Flyers Face LTIR, Cap Predicament with Couturier, Ellis

Despite a clearly inferior level of talent to the NHL’s top teams, the Philadelphia Flyers still face one of the bleakest salary cap situations in the league. Eight players on their current roster will make $5 million or more in 2022-23. Four of the eight are at least 30 years old. They face major injury concerns with two of their most accomplished and expensive veteran players, Ryan Ellis and Sean Couturier.

Related: Flyers News & Rumors: Training Camp, Couturier, Anisimov & More

When the team plummeted to the bottom of the NHL standings in 2021-22, general manager (GM) Chuck Fletcher insisted the organization had no intention of “bottoming out” by trading their veteran players to improve their draft capital in a long-term rebuild. The number of expensive and likely unmoveable veteran contracts reportedly played a part of their logic for the decision. The lack of flexibility also kept them from pursuing high-end free agents like Johnny Gaudreau and Nazem Kadri. How can they correct the growing cap predicament?

LTIR Option for Ellis, Couturier

The acquisition of Tony DeAngelo in July and the announced plan to play him on the top pair with Ivan Provorov indicated a lack of confidence in Ellis making significant contributions in 2022-23. Fletcher took that doubt one step further last week by legitimizing speculation that Ellis might never play in the NHL again. He is under contract in Philadelphia through the 2026-27 season with an annual cap hit of $6.25 million.

Ryan Ellis, Philadelphia Flyers
Ryan Ellis, Philadelphia Flyers (Amy Irvin / The Hockey Writers)

Couturier reportedly suffered a herniated disc during his offseason training. He played just 29 games in 2021-22. In all likelihood, the first time he’ll see NHL action on his eight-year, $62 million contract extension signed last summer will be after his 30th birthday on Dec. 7. Although he is still the best all-around talent on the Flyers roster, the big picture for a player with 11 NHL seasons under his belt coming off two major back injuries is far from ideal.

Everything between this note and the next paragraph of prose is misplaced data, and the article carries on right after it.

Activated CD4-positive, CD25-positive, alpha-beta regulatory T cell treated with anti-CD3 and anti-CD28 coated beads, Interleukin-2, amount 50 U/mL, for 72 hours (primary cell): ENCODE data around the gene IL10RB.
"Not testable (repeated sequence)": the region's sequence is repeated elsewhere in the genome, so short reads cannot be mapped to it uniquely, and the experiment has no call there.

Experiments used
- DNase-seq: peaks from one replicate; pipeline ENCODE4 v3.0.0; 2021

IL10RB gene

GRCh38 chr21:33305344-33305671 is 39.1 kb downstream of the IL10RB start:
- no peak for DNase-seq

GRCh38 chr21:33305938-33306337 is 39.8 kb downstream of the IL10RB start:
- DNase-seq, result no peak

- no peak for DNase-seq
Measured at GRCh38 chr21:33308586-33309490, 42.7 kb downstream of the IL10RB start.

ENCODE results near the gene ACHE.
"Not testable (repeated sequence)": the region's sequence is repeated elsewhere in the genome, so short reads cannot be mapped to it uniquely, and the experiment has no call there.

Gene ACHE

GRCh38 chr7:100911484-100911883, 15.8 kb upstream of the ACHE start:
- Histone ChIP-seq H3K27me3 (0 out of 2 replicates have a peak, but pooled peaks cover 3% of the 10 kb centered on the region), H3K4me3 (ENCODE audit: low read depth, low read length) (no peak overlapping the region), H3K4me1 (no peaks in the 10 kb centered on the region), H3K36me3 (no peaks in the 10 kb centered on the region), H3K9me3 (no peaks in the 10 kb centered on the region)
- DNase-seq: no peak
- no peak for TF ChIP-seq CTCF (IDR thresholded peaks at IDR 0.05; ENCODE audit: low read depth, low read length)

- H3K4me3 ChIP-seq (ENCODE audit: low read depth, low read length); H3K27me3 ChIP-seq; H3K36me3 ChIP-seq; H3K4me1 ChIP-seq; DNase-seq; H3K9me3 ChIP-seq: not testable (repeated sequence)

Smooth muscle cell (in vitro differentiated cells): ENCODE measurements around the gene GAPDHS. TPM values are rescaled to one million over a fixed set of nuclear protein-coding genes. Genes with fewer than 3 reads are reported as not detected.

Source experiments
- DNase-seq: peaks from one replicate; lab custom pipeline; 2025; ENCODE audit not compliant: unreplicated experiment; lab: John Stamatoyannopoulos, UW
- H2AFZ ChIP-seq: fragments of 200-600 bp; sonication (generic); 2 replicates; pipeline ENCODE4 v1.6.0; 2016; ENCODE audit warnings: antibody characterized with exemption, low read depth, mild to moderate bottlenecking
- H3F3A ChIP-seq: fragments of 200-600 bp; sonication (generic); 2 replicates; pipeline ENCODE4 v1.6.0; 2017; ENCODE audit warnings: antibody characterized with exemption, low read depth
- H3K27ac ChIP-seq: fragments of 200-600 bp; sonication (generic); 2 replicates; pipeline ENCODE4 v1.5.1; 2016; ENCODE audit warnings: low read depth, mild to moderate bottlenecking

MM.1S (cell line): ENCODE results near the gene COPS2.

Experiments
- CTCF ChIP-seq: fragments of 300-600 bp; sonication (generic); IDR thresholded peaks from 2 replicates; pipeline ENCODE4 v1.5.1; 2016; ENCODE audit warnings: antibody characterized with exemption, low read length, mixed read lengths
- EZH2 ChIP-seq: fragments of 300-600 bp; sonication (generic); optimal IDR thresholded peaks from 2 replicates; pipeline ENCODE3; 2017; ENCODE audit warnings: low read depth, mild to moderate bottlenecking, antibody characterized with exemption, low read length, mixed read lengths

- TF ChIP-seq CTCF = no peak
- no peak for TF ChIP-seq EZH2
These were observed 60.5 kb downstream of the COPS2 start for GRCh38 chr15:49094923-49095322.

Long-term injured reserve (LTIR) allows NHL teams to exceed the salary cap if the players placed on reserve will miss at least 10 games and at least 24 days of game action. Placing Ellis on LTIR will allow the Flyers to become cap compliant to begin 2022-23. If Couturier misses an extended period, his $7.75 million cap hit will mean an increased LTIR pool. The temporary fix was likely involved in Fletcher’s strategy to patch holes on the roster during the offseason. However, it is not a remedy for the cap mess the Flyers have created.

Flyers Facing Predicament

Montreal Canadiens GM Kent Hughes wisely dealt the contract of Shea Weber to the Vegas Golden Knights in June. As an organization looking to rebuild, Montreal needed a long-term financial strategy that involved moving on from their long-time captain’s $7.857 million annual cap hit through 2025-26 while it’s unlikely he’ll ever play in the NHL again. Why couldn’t Gorton simply stick Weber on LTIR to hide his hefty cap hit if he doesn’t expect a healthy return?

“It greatly limits your flexibility from a cap management perspective, it does not allow you to accrue cap space during the season and assures that you will be stung with performance bonus overages at the end of the season if you have players on entry-level contracts on the roster,” wrote Arpon Basu (from The Athletic, Canadiens trading Shea Weber gives Kent Hughes inside track to winning NHL offseason, 6/17/22).